Throughout your life you have heard the saying, “one man’s trash is another man’s treasure.” Indeed, the stories of simple men and women rising from rags to riches are now so commonplace that, unless there is sex or violence involved, they bore us. History is filled with them. Coco Chanel was a poor orphan girl raised by nuns. Ralph Lauren grew up poor in the Bronx, the son of an impoverished Russian immigrant. Andrew Carnegie’s father brought him to the United States with only the clothes on his back. Oprah Winfrey was abused as a child and raised in poverty. Tyler Perry was so poor he had to live on the streets while he was working on his first play. Howard Schultz, the founder of the Starbucks empire grew up poor in Brooklyn.
The question of how they did it has been answered over and over in their biographies and autobiographies, articles and interviews. Movies have been made about them. But one question few, if any, people ask is why. Why were they able to do it? Why were they able to see the opportunities and solutions that were invisible to others? From a purely biological point of view, we all have essentially the same kinds of brains and the same kinds of eyeballs.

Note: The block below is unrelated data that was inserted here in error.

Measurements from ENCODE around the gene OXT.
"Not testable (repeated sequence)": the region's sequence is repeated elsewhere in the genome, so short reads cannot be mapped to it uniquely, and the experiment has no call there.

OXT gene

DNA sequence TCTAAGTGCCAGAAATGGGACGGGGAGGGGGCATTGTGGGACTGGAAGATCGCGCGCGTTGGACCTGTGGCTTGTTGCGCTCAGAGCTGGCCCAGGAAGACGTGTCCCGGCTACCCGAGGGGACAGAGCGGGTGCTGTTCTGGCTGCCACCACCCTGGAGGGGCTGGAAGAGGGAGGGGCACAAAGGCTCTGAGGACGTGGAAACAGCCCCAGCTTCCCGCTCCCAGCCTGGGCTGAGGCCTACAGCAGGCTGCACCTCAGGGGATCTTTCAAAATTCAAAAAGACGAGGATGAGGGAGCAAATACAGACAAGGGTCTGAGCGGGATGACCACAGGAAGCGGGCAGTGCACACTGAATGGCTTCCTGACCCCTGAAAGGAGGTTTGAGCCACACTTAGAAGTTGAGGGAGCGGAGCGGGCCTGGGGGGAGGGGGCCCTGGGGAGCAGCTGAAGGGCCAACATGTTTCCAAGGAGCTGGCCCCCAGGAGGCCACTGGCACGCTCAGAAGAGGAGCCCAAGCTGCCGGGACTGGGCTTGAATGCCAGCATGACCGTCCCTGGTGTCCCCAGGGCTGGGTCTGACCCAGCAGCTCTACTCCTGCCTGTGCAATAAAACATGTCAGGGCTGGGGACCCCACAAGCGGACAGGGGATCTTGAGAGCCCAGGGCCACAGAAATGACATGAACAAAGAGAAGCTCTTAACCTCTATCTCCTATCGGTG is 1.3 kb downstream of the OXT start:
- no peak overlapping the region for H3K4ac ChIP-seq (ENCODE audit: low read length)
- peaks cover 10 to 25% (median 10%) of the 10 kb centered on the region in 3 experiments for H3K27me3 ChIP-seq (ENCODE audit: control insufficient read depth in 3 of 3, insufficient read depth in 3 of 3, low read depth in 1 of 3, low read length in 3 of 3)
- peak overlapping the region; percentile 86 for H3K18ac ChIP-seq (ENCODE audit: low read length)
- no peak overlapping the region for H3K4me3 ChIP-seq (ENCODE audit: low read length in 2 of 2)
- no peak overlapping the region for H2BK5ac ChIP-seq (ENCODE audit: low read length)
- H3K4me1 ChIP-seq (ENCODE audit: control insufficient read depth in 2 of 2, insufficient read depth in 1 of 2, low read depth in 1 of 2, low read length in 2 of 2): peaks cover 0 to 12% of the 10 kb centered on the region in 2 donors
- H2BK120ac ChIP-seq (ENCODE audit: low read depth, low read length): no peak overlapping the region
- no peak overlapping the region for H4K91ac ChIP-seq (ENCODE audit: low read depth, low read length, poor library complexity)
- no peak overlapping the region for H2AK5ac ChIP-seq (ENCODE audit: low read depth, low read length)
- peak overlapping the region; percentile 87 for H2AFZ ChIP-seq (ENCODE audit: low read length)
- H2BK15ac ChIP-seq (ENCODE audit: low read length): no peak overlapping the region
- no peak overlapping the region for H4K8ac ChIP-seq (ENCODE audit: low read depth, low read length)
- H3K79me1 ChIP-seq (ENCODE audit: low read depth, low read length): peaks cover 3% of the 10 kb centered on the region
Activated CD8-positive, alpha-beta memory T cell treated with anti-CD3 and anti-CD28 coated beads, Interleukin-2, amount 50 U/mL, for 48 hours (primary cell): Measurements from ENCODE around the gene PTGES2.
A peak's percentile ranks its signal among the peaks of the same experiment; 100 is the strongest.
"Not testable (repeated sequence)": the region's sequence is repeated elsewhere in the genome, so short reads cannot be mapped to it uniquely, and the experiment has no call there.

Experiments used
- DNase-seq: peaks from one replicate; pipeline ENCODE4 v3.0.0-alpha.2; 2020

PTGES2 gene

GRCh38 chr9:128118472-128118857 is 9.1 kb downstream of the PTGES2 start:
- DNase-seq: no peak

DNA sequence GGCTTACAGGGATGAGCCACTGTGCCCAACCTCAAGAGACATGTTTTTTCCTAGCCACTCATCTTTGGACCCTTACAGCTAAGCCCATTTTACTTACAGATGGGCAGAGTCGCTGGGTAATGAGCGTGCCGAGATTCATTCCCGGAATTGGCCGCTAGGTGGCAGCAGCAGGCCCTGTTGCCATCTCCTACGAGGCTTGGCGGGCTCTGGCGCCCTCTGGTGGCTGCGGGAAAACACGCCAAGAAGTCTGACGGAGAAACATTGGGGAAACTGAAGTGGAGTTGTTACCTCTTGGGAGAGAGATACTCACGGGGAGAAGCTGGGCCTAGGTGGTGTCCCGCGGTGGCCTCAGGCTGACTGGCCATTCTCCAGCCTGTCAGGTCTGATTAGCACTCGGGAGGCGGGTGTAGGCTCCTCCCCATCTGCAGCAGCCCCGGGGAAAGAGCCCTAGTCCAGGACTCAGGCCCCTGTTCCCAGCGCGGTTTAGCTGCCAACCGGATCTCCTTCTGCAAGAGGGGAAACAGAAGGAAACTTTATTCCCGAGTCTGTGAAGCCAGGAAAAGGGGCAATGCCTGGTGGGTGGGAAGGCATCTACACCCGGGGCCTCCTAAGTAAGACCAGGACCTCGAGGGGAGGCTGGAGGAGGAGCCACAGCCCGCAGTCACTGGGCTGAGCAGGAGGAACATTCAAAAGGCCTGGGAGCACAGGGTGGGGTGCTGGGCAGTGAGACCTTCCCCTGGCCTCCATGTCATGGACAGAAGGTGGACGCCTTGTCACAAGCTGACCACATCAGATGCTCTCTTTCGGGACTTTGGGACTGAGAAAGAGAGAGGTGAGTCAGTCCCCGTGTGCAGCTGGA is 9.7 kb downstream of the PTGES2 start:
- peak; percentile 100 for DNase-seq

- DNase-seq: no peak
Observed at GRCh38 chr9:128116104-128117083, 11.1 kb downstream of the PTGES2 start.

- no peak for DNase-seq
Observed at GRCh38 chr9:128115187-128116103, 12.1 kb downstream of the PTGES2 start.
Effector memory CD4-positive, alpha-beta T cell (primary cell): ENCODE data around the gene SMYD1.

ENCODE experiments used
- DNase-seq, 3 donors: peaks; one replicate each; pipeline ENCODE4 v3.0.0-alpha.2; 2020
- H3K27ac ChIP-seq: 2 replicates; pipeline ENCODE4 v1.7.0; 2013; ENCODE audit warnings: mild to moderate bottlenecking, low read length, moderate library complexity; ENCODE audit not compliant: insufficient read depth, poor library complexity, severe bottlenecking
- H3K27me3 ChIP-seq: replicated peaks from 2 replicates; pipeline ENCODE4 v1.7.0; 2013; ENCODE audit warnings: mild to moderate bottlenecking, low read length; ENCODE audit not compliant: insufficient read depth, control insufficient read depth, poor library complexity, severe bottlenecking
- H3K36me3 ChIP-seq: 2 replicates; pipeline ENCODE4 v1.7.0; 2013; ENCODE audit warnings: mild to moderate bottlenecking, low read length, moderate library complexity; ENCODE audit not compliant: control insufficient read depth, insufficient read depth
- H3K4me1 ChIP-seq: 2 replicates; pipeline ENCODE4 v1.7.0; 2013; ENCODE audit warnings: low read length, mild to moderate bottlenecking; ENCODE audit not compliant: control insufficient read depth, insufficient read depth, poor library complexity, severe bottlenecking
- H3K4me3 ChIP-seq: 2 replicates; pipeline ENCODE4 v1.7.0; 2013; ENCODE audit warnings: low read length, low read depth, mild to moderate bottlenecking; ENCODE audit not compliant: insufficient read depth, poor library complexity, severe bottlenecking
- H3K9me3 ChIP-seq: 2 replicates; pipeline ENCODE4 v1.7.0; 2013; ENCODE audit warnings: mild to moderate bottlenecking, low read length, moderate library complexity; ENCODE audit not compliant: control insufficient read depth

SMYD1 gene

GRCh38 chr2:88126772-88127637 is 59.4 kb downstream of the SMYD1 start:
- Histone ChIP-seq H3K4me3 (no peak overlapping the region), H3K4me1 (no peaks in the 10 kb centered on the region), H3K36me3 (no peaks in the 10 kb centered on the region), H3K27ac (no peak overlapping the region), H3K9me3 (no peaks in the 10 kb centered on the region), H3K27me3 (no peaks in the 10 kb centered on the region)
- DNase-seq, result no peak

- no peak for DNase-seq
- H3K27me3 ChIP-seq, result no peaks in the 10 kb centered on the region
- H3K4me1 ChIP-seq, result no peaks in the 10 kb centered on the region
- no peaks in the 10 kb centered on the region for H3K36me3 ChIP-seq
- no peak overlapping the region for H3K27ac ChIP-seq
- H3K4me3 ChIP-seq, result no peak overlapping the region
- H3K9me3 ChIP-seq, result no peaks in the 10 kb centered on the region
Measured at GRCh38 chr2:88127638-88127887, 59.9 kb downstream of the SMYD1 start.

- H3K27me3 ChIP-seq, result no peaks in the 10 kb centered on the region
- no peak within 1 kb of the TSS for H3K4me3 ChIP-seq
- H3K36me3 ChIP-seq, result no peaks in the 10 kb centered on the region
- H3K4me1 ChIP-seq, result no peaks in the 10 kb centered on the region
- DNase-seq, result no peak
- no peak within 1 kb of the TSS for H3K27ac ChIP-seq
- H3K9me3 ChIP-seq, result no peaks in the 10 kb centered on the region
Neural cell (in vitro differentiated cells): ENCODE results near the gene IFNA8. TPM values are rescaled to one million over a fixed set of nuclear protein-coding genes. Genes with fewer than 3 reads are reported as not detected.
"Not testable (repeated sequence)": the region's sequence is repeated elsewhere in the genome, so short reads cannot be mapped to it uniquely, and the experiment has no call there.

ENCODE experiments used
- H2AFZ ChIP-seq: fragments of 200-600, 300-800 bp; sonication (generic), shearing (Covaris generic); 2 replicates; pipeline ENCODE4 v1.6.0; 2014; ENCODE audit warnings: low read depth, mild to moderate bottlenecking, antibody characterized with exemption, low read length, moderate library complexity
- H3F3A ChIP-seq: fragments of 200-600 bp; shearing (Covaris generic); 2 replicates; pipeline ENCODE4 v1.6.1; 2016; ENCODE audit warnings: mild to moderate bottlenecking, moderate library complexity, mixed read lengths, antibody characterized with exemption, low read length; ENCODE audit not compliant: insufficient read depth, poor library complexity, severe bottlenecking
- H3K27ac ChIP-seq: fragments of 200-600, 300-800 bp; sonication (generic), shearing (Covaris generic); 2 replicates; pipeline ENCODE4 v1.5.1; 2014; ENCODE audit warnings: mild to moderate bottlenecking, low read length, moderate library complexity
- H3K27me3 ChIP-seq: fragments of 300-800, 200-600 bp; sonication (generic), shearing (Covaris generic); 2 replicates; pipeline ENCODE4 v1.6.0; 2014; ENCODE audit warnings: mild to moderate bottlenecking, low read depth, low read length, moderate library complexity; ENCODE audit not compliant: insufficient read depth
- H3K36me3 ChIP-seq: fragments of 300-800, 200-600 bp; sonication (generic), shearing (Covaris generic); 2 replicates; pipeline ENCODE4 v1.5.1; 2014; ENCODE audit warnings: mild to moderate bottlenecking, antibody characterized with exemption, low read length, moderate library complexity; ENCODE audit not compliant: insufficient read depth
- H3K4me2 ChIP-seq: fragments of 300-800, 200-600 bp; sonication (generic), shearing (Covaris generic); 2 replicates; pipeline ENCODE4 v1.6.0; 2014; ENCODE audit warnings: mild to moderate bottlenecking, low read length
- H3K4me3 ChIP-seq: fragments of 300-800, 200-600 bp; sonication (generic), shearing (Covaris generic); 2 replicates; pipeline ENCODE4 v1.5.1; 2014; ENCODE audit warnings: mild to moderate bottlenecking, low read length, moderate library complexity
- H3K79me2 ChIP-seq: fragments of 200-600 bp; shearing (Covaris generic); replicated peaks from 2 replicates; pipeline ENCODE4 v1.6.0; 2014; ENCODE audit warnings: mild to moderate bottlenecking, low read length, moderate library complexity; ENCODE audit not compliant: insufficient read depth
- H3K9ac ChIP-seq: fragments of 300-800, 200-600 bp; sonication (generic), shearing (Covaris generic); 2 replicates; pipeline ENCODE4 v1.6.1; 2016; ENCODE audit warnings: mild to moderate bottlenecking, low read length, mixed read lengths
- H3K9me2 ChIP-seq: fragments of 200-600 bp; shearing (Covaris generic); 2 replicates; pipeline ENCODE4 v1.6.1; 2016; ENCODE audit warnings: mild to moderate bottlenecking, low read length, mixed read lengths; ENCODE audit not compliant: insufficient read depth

Yet Rosie saw what everyone around her missed. She saw treasure where others literally saw trash. But why? The “how” is interesting. The “why” is profound.